OK

Every once in awhile one can read diaries here at DailyKos.com claiming some kind of equivalence between "Obama rox" and "Obama sux" positions.  This serves as a sort of rhetorical device: if the two positions can be declared equivalent, then the writer or speaker can say "cut it out, both of you," as if she or he were a teacher breaking up a fight on the athletic field.  So, for instance, this diary, with its teacherly admonition re: recent discussions of the NSA:

What I have learned is that some enemies aren't, that we have common ground, and now is the time to seek it. A time to stop fucking around and get serious.
Now, I don't mean dispute MBNYC's opinion insofar as this particular diary is concerned.  After all, his diary is just one example among many of how "Obama rox/ Obama sux" has been used as a meme from time to time here at Orange -- here's another from Colorado is the Shiznit.  And I don't mean to dispute Shiznit's opinion here either.  Peace be to the both of them.  But, contrary to the statement above, I'm not sure that we all agree, or that our disagreements about the NSA, about PRISM, about Snowden and Assange and Manning and Greenwald here at Orange, are relevant to anything.  In fact, I'm not really sure that any of our disagreements are relevant.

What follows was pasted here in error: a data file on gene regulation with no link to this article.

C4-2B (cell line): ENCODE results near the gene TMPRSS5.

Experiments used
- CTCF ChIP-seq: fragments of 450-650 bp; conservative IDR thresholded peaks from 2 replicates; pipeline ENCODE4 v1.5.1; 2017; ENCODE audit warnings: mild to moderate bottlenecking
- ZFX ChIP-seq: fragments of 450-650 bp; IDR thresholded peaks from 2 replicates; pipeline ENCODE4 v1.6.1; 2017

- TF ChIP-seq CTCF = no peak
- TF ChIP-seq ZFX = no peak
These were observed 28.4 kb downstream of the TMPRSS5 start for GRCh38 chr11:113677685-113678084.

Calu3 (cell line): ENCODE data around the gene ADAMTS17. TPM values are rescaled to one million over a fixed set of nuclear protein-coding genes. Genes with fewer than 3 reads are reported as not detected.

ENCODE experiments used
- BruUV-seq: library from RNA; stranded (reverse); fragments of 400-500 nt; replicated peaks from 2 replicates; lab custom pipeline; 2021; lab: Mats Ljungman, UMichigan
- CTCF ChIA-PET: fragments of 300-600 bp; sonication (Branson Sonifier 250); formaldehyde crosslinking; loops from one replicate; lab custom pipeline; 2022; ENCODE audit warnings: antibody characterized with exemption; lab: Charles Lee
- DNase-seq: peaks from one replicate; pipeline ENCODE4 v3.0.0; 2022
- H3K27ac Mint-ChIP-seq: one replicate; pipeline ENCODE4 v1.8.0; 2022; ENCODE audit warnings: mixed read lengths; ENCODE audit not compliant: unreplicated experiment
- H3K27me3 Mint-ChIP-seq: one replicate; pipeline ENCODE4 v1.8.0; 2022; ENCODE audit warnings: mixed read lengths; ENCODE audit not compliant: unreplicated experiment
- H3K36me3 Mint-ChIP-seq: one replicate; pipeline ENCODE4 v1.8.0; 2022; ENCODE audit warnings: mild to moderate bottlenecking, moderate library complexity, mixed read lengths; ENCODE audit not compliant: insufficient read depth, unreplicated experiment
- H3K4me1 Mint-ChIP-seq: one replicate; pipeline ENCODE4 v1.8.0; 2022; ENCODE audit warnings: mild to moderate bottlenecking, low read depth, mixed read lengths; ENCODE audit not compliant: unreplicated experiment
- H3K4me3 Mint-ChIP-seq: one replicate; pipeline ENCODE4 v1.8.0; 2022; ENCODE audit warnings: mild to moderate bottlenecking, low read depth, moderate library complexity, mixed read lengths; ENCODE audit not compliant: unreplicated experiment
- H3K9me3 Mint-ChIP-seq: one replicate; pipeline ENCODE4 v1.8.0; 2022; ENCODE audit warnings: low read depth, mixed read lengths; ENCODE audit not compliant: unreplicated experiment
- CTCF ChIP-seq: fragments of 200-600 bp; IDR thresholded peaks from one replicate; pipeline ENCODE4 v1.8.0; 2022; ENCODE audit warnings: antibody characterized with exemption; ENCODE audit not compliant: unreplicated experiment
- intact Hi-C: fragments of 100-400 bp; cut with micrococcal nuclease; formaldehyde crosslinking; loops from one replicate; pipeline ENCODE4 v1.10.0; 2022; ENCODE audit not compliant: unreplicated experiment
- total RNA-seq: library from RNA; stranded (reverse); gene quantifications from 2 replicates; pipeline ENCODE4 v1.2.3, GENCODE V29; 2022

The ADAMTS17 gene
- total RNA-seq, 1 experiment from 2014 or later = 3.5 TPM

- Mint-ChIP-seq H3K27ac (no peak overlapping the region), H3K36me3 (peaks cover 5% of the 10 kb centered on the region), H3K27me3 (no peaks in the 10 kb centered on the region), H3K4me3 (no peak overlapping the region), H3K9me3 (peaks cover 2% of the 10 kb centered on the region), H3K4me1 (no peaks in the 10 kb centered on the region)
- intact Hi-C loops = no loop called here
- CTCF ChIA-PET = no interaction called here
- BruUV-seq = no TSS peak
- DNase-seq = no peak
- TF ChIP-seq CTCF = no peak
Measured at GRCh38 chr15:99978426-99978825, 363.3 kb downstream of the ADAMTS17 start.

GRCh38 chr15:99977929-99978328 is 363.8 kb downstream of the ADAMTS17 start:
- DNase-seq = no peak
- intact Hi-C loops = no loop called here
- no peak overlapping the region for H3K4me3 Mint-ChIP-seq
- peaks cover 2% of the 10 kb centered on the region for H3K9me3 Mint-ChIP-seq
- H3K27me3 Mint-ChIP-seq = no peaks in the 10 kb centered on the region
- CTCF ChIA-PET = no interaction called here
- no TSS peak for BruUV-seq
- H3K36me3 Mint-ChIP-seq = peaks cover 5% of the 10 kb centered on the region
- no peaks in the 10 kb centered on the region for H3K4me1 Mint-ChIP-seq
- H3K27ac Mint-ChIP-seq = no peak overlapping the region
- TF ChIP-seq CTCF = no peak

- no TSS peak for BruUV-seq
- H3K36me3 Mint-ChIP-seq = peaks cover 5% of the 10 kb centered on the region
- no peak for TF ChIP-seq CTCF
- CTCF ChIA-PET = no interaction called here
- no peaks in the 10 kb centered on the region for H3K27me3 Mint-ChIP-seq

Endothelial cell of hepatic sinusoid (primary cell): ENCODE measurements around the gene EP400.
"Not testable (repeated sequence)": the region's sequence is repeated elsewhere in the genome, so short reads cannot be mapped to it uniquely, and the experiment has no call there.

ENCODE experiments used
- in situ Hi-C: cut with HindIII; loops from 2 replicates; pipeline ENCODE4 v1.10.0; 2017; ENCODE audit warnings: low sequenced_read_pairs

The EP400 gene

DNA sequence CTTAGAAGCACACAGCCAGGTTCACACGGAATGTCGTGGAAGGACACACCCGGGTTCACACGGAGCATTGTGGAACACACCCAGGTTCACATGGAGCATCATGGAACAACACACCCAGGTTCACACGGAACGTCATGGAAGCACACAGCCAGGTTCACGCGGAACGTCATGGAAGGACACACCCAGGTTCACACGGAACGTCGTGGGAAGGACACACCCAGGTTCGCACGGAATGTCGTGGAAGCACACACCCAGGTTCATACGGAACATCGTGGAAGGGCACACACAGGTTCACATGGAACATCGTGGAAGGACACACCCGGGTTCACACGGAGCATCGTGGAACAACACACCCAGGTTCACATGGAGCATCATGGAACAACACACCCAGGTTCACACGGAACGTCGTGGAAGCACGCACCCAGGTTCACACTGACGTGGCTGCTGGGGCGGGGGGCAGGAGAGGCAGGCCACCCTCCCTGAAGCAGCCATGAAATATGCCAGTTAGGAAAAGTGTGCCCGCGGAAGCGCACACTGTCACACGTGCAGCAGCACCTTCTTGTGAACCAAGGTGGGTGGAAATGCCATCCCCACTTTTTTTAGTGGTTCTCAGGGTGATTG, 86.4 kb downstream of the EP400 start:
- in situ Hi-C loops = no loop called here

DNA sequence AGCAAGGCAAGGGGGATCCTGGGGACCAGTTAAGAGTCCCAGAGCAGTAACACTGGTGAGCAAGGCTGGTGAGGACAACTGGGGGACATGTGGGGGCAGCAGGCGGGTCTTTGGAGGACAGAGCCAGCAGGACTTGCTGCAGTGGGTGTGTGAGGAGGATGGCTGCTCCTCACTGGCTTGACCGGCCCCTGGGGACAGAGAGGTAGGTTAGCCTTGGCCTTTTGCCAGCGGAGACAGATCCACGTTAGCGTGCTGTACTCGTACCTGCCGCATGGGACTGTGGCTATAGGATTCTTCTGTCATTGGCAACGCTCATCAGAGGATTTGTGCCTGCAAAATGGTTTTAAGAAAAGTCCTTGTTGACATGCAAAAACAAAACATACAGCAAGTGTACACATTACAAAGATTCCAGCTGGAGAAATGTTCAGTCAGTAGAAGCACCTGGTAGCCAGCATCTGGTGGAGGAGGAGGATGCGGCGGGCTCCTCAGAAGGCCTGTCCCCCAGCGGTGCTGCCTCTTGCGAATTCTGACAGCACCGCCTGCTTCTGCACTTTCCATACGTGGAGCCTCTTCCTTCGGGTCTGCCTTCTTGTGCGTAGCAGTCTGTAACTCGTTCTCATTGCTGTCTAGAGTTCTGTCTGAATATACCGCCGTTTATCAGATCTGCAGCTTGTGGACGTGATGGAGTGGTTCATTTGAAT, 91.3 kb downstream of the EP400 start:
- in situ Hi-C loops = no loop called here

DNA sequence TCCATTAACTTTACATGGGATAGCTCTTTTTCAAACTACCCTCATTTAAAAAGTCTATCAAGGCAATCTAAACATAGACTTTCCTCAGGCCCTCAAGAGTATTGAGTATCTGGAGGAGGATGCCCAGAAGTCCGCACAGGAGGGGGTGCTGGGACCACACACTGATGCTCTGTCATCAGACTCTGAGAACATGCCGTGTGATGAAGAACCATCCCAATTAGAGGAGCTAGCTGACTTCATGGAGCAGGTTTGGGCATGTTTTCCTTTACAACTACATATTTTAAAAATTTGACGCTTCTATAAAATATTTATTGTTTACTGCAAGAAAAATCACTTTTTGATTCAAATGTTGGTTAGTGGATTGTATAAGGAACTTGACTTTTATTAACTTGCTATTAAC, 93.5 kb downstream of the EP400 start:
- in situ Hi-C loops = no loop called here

The first and most obvious problem with the "Obama rox/ Obama sux" meme is that the "Obama sux" side isn't real.  "Obama sux" is an epithet attached (by "Obama rox" people) to other people whose diaries do not openly endorse Obama while criticizing the things he does.  These diaries often marshal a good deal of research.  And it is quite clear that these diaries voice a good deal of resentment at having to put up with Obama's decisions.  But none of them specify any alternative to Obama, or to the Obama administration -- and by this point it's really too late, so there is no use in griping.

Moreover, I think it's easy to forecast at this point that will be no alternative in 2016 to whomever the Democratic Party neoliberal elites engineer as the alternative to Republican rule.  And once that choice is engineered, be it Hillary Clinton or whomever, there will be no "Clinton (or whomever) sux" discussion of any importance here at Orange.  And all of this electoral engineering will culminate in a Presidential election which will be rather similar to those which have been held in this country since 1988, with a Democratic Party neoliberal going up against a Republican Party neoliberal.  The whole process will be rhetorically justified with nostrums of "pragmatism," "realism," and other nostrums of progressive ideology.

"Obama rox," however, is real.  I suppose the purest expression of "Obama rox" was in the diaries of Blackwaterdog, although there are plenty of diaries here at Orange written from the perspective of "I criticize Obama, though I support him."  "Obama rox" often comes in impure form.  The people who support the "Obama rox" position are genuinely carrying out the site's mission, which is to say, electing "more and better Democrats," with as much effectiveness as the Democrats in power will let them have.  To the "Obama rox" people, then, Obama is one of the "better Democrats."